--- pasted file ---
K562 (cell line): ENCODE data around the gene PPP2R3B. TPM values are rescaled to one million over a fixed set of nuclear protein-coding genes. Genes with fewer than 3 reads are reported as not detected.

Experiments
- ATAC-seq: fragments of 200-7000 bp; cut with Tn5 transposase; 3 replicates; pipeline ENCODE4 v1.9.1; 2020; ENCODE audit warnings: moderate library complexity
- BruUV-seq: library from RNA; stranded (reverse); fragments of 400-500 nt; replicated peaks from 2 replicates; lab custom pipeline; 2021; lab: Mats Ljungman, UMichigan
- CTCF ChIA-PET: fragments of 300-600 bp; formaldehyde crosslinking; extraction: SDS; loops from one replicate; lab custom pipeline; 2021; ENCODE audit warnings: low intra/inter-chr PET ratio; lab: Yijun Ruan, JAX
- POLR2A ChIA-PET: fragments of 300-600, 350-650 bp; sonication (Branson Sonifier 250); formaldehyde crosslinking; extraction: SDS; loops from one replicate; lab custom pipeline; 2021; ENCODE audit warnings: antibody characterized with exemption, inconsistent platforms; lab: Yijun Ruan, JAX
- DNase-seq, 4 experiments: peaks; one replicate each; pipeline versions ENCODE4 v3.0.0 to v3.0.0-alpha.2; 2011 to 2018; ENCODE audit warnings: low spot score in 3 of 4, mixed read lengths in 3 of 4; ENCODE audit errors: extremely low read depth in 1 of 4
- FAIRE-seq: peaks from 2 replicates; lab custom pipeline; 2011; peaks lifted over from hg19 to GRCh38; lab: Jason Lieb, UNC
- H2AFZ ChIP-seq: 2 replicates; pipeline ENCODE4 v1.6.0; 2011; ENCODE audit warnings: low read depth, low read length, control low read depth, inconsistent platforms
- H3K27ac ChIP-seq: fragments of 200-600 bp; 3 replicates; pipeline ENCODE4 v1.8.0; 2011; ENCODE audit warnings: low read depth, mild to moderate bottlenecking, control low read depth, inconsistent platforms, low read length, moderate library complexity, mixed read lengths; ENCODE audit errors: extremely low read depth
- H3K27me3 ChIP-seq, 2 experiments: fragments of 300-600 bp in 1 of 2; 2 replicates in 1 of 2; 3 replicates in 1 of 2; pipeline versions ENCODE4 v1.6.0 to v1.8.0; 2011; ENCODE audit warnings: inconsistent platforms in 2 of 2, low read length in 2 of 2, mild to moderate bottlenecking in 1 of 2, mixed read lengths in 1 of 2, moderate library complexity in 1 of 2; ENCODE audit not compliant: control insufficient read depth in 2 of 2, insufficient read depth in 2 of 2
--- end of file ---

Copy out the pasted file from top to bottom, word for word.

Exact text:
K562 (cell line): ENCODE data around the gene PPP2R3B. TPM values are rescaled to one million over a fixed set of nuclear protein-coding genes. Genes with fewer than 3 reads are reported as not detected.

Experiments
- ATAC-seq: fragments of 200-7000 bp; cut with Tn5 transposase; 3 replicates; pipeline ENCODE4 v1.9.1; 2020; ENCODE audit warnings: moderate library complexity
- BruUV-seq: library from RNA; stranded (reverse); fragments of 400-500 nt; replicated peaks from 2 replicates; lab custom pipeline; 2021; lab: Mats Ljungman, UMichigan
- CTCF ChIA-PET: fragments of 300-600 bp; formaldehyde crosslinking; extraction: SDS; loops from one replicate; lab custom pipeline; 2021; ENCODE audit warnings: low intra/inter-chr PET ratio; lab: Yijun Ruan, JAX
- POLR2A ChIA-PET: fragments of 300-600, 350-650 bp; sonication (Branson Sonifier 250); formaldehyde crosslinking; extraction: SDS; loops from one replicate; lab custom pipeline; 2021; ENCODE audit warnings: antibody characterized with exemption, inconsistent platforms; lab: Yijun Ruan, JAX
- DNase-seq, 4 experiments: peaks; one replicate each; pipeline versions ENCODE4 v3.0.0 to v3.0.0-alpha.2; 2011 to 2018; ENCODE audit warnings: low spot score in 3 of 4, mixed read lengths in 3 of 4; ENCODE audit errors: extremely low read depth in 1 of 4
- FAIRE-seq: peaks from 2 replicates; lab custom pipeline; 2011; peaks lifted over from hg19 to GRCh38; lab: Jason Lieb, UNC
- H2AFZ ChIP-seq: 2 replicates; pipeline ENCODE4 v1.6.0; 2011; ENCODE audit warnings: low read depth, low read length, control low read depth, inconsistent platforms
- H3K27ac ChIP-seq: fragments of 200-600 bp; 3 replicates; pipeline ENCODE4 v1.8.0; 2011; ENCODE audit warnings: low read depth, mild to moderate bottlenecking, control low read depth, inconsistent platforms, low read length, moderate library complexity, mixed read lengths; ENCODE audit errors: extremely low read depth
- H3K27me3 ChIP-seq, 2 experiments: fragments of 300-600 bp in 1 of 2; 2 replicates in 1 of 2; 3 replicates in 1 of 2; pipeline versions ENCODE4 v1.6.0 to v1.8.0; 2011; ENCODE audit warnings: inconsistent platforms in 2 of 2, low read length in 2 of 2, mild to moderate bottlenecking in 1 of 2, mixed read lengths in 1 of 2, moderate library complexity in 1 of 2; ENCODE audit not compliant: control insufficient read depth in 2 of 2, insufficient read depth in 2 of 2